HPAI cases are on the rise in California as the virus spreads across the country

HPAI cases are on the rise in California as the virus spreads across the country

Highly pathogenic avian influenza (HPAI) appears to be on the rise in California, with several cases confirmed in large commercial poultry operations last week. Several other states have also reported the virus in commercial operations as the virus continues to spread across the country. The total number of birds affected by the 2022–2023 US outbreak has now reached 69.5 million, according to figures from the USDA’s Animal and Plant Health Inspection Service.

Two California broiler operations—one with 239,900 birds and the other with 254,400 birds—are both located in Stanislaus County. A third broiler operation in Stanislaus County was listed on the USDA website on Friday, but the number of birds has not been reported. A commercial egg-laying operation of 270,000 birds in Sonoma County is also down.

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In Arkansas, a broiler operation of 109,000 birds in Johnson County and a turkey operation of 33,300 birds in Carroll County recently confirmed the virus.

Meanwhile, turkey operations of 40,800 birds in McPherson County, South Dakota; 56,200 birds in Hamlin, South Dakota; 113,800 birds in Barron County, Wisconsin; 64,200 birds in Todd County, Minnesota; and 26,700 birds in Otter Trail County, Minnesota, were depopulated after the virus was discovered.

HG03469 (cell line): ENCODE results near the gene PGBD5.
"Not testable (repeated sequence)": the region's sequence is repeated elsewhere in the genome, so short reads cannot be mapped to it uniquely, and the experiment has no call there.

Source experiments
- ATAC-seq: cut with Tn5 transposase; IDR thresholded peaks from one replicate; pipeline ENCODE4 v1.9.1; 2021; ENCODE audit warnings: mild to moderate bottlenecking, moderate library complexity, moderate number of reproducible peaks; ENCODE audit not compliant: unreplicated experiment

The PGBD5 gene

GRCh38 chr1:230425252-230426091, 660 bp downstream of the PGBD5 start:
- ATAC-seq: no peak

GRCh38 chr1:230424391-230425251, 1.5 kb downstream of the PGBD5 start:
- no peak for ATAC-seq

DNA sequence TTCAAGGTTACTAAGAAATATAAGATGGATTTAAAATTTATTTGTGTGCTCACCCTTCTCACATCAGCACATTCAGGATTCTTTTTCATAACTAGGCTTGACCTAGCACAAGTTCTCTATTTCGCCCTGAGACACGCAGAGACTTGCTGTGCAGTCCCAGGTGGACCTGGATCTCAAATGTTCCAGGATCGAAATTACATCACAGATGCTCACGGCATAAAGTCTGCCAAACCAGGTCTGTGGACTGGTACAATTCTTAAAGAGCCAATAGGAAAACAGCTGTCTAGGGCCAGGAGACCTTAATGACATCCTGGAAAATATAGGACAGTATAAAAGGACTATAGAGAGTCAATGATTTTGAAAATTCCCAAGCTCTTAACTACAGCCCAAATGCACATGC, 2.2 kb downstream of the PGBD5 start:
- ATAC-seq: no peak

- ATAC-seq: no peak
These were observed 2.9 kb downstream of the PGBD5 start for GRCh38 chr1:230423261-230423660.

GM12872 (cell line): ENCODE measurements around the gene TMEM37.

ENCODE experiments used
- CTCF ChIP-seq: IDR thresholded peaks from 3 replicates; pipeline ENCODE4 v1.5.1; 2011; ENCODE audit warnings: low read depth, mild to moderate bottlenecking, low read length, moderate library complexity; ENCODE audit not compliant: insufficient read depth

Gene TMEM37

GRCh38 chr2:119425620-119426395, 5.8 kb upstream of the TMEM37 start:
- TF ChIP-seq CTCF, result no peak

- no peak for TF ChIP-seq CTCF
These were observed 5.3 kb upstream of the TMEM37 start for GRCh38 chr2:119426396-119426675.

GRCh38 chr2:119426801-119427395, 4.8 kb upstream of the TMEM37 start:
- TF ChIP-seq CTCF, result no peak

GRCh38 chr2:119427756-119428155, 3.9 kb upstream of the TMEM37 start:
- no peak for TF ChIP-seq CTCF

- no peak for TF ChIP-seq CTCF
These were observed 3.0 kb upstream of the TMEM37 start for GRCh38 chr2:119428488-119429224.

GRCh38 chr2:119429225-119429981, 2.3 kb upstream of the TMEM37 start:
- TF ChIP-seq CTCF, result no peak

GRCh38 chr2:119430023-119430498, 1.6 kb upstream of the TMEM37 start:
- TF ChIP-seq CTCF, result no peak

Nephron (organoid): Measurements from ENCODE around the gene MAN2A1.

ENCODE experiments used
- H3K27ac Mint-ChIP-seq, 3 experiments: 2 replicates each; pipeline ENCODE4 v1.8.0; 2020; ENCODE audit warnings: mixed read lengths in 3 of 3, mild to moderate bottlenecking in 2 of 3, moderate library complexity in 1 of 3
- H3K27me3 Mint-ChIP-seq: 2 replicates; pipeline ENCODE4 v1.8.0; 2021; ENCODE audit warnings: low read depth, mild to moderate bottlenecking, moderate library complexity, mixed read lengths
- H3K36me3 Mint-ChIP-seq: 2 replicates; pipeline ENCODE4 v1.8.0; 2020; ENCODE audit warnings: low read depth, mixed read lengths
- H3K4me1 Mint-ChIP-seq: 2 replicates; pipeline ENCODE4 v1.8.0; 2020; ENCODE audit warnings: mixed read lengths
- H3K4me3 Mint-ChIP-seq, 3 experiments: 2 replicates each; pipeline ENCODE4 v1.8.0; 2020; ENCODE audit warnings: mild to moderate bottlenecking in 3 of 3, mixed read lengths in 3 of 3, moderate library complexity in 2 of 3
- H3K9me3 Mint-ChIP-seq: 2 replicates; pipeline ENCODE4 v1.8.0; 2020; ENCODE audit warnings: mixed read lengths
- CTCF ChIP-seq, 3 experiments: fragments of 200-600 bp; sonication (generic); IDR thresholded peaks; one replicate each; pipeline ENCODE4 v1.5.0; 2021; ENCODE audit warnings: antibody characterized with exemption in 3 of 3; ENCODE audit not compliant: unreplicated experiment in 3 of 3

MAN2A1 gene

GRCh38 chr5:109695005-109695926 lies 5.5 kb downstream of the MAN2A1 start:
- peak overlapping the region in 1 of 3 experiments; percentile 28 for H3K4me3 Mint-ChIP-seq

Post Holdings reported on December 7 that approximately 10% of Post’s controlled supply of eggs was affected by avian flu. Michael Foods’ third-party contracting egg flocks in Iowa and Ohio recently tested positive for avian influenza, resulting in the reduction of 4.2 million layers, the company said.

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Canada also continues to see an increase in cases. In an update provided to Feedstuffs, the Canadian Food Inspection Agency said 67 commercial poultry operations have been affected since September 2023. However, since the first outbreak of the virus in December 2021, the total estimated number of birds affected in Canada is 10.14 million.

Analysis of the outbreak in North America indicated that the spread was primarily from wild migratory waterfowl. The virus can spread through droplets or the nasal discharge of an infected bird, both of which contaminate dust and soil. Thus, owners of commercial and backyard flocks should prevent contact between their birds and wild birds. Sick birds or unusual bird deaths should be reported immediately to state or federal officials.

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